The ABCs of D-R-E-S-S-M-A-K-I-N-G, Part II

One of the most intriguing aspects of couture dressmaking is that the techniques and the sewing procedures have really not changed much in over 60 years, perhaps even longer. There seem to be very few short cuts when it comes to MAKING a quality garment. (And, although sergers are handy and have their place, they are unnecessary – nay, unwelcome, even! – in the world of couture dressmaking.)          Thus we come to our second half of  The ABCs of D-R-E-S-S-M-A-K-I-N-G

M, of course, is for MUSLIN. Although many of my fellow dressmakers around the world refer to this as a toile, in the States we call our test garment a muslin, after the basic cotton fabric, purchased cheaply, which is used for its construction. Once I started taking classes with Susan Khalje, I learned the true value and versatility of this basic part of dressmaking. Subsequently, my muslins are written upon with abandon, torn apart, discarded when too many fitting issues are revealed, and regarded with a certain restraint, for what they can and cannot do. They CAN help you fit your pattern to your particular shape and needs. They CAN be a test run for the construction of your garment. They CAN suggest to you if the design you have chosen is right for you (although not always). They CAN’T mimic the flow and drape and weight of your fabric. So – as always – one needs to use her sewing brain to compensate for the lack of this important detail – and make a best guess as to how the finished garment will actually fit and look.

How many muslins does one dress need? Sometimes, several!

How many muslins does one dress need? Sometimes, several!

A is for ACCURACY. Accuracy in marking straight-of-grain, seams, notches, darts, buttonholes, buttons, center front and center back, fold lines, pleats, tucks, pockets, etc. etc., is absolutely paramount for a successful garment. This is often time-consuming and tedious work, isn’t it? But have you ever had to go back to your tissue pattern to see exactly where a notch or seam junction are? That’s also time-consuming.   I try to do it right the first time, but sometimes I miss. So – I am always striving to increase my accuracy when it comes to marking my fashion fabric.

Just for example, the most important ingredient in making successful bound buttonholes is precise marking.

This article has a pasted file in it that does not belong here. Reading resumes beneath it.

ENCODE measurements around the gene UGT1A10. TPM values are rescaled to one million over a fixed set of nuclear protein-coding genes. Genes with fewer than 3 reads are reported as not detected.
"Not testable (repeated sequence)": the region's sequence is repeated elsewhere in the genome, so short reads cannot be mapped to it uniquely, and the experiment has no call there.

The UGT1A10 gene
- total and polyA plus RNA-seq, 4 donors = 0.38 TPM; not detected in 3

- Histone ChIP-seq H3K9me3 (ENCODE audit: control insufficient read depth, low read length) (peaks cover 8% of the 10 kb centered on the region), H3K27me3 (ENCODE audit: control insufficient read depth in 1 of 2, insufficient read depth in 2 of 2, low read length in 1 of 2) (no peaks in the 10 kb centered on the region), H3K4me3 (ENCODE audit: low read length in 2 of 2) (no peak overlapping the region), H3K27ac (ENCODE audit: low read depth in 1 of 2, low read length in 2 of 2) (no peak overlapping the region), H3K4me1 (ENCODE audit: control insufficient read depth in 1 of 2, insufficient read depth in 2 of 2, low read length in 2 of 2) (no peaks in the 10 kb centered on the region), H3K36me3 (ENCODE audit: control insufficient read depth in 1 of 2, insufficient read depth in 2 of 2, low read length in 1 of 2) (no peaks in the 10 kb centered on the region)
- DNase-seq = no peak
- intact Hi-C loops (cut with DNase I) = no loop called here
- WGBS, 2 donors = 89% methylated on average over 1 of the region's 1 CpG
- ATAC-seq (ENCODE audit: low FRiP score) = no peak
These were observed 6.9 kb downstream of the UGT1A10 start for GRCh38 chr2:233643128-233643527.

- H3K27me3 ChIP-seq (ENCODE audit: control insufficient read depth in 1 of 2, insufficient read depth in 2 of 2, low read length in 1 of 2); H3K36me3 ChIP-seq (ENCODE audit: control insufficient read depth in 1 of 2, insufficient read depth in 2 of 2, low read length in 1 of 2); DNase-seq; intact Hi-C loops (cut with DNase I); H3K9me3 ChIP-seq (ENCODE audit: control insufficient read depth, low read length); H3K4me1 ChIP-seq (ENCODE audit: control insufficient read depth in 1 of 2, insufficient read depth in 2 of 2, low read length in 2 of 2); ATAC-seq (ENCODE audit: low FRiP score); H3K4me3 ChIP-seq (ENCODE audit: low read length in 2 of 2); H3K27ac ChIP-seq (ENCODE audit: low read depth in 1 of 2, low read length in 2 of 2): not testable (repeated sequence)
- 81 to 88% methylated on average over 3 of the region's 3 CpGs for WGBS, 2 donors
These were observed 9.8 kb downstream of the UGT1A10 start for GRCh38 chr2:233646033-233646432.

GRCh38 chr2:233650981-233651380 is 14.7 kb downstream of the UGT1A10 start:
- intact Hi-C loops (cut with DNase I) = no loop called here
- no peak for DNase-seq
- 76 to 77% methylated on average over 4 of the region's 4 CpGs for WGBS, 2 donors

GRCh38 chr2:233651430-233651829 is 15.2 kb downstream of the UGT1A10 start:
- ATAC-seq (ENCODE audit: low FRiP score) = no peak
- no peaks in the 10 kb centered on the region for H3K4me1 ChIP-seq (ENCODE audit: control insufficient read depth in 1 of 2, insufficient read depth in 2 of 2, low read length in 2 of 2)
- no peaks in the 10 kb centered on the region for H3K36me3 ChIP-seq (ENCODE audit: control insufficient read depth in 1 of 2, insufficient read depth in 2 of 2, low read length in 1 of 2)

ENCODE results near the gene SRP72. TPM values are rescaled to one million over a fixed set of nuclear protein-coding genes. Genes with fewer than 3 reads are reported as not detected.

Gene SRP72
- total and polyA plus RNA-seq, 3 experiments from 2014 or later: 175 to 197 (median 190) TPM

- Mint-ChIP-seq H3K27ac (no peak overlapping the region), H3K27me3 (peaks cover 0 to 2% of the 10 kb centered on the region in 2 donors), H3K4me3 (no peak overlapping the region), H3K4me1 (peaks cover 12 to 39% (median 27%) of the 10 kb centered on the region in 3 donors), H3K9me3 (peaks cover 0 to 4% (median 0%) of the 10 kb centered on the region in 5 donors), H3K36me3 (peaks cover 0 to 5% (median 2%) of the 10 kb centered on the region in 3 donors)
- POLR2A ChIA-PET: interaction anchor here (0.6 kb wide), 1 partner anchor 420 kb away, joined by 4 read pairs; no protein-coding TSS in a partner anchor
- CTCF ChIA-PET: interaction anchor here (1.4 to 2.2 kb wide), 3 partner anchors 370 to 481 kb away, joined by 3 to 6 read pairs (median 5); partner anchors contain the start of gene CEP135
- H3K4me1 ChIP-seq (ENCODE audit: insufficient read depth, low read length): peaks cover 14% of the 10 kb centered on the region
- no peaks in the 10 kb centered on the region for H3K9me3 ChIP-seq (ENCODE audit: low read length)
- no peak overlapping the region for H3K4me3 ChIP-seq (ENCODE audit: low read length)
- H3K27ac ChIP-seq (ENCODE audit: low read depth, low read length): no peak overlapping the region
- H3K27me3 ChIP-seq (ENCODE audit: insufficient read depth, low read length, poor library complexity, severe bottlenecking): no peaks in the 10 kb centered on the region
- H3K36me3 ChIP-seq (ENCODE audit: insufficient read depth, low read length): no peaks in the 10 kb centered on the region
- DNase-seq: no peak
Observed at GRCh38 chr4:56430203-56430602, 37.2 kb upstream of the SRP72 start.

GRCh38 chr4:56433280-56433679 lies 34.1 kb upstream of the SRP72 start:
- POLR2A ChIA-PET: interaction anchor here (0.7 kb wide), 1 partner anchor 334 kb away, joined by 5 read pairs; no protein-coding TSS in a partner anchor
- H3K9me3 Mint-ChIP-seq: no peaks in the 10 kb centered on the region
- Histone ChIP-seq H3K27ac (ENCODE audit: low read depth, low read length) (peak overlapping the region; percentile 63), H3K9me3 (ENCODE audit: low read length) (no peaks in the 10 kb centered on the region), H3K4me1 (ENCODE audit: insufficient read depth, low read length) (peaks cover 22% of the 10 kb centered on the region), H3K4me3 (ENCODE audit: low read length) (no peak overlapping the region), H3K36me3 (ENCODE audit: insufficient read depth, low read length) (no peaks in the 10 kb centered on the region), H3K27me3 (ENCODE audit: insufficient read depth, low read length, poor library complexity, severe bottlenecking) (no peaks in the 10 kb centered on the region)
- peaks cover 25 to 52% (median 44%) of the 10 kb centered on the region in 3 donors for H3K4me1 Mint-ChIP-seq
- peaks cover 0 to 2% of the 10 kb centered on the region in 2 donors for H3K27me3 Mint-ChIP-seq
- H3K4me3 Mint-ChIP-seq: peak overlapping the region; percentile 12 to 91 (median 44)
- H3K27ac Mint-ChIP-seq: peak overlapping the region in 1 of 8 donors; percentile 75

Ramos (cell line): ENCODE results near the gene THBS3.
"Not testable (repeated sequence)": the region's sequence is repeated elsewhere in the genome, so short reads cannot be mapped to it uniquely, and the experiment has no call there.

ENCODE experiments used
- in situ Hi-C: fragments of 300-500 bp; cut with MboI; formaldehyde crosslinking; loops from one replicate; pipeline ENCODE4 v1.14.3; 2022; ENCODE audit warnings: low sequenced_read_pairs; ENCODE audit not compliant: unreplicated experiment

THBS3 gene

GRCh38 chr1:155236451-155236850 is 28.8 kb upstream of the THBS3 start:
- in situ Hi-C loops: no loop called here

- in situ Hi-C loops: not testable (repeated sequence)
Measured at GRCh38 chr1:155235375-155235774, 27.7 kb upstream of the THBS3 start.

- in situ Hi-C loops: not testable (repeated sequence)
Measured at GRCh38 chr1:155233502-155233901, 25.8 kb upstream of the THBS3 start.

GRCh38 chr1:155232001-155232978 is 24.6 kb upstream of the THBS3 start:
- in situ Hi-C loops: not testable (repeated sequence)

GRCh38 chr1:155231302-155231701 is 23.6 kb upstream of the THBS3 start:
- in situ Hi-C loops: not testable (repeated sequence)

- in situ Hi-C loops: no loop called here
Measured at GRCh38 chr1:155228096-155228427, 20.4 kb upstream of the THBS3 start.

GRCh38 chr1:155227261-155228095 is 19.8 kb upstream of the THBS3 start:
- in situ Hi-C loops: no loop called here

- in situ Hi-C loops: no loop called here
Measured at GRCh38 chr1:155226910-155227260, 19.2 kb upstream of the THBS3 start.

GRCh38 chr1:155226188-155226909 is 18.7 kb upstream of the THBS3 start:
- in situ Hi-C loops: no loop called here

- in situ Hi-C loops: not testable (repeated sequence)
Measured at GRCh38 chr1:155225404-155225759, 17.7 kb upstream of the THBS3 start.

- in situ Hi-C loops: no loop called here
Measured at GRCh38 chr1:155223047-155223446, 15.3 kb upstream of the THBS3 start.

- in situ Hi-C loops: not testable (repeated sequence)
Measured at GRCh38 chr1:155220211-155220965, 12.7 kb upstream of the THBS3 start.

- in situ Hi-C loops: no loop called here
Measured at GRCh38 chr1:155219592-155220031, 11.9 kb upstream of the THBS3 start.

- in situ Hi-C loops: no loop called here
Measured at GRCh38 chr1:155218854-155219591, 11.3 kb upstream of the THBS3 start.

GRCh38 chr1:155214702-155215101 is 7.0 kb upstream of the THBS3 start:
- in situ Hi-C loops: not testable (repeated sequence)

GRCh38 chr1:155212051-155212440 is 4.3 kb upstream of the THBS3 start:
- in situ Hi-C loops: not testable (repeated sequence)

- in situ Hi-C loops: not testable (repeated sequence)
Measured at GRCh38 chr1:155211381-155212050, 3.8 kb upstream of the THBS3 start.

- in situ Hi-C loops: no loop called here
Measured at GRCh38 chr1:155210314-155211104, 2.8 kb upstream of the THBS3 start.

Just for example, the most important ingredient in making successful bound buttonholes is precise marking.

K is for KEEP. When you have a workable muslin pattern which has been successfully made into a finished garment, and you have notes and diagrams, and suggestions written on it, KEEP it. You never know when you might want to use it again. I think I have kept all my muslins – in large plastic zip-lock bags for the most part – except for one. I could not wait to get the muslin for what I call my Ghost Dress out of my house! I will never make this pattern again! The moral of the story is, Keep the good, discard the bad…

I also like to keep extra buttons, and at least a little bit of extra fabric and trim (if appropriate) for each of the pieces I complete. One of these days, I’m going to put together a notebook of fabric swatches, so that I can keep a record of all these yard goods which have stolen my heart.

I is for INNER WORKINGS. The inside story of any couture dressmaking is a story of attention to details. Interfacings, inter-or-under-linings, linings, seam finishes, bar tacks, waist stays, boning, pad-stitching, even labels (and the list goes on and on) – give your garment a professional look. Skimp on this part of dressmaking and results will be compromised.

Here is just one page from the 1957 Vogue Dressmaking Book which shows some "inner workings."

Here is just one page from the 1957 Vogue Dressmaking Book which shows some “inner workings.”

N is for NEEDLES. Using the correct needles will go a long way in making your sewing experience a pleasant one. I have only recently started using real basting needles for attaching silk organza underlining to the fashion fabric – and what a difference it makes.

These are excellent basting needles!

These are excellent basting needles!

Of course, everyone knows the importance of changing your machine needles frequently. I even find that my hand sewing needles sometimes need to be “retired” if they start to show signs of losing their sharpness – or get a bend in their spines.

All in all, sewing needles are amazing things! The magic within them has been recognized by artists, poets, and, of course, by dressmakers, for centuries. Samuel Woodworth summed up their charms and inextricable human connection in this charming quote:

The bright little needle – the swift-flying needle, the needle directed by beauty and art.”

G is for GET ON WITH IT. Sometimes the most difficult part of dressmaking is getting started. Starting a new project – especially a complicated one, can be daunting, but the only way to get started is to . . . get on with it.

So, there we have it – the ABCs of D-R-E-S-S-M-A-K-I-N-G, a simplified synopsis of a very complicated and diverse undertaking. Dressmaking has it all for those of us who love to sew fine fashions – and find joy in the process.

 

 

7 Comments

Filed under couture construction, Love of sewing, Quotes about sewing, The Conde Nast Publications, Uncategorized

7 responses to “The ABCs of D-R-E-S-S-M-A-K-I-N-G, Part II

  1. heather

    thank you for your wonderful insights! 🙂

  2. Nice elaboration of some essentials of fine dressmaking. You are absolutely correct about the importance of perfecting the toile before cutting into fine fabric. Happy sewing.

  3. So many great tips! Making a muslin is now my number one rule, well it’s tied with changing the needle. And then just getting on with it! Sometimes that is the most difficult of all.

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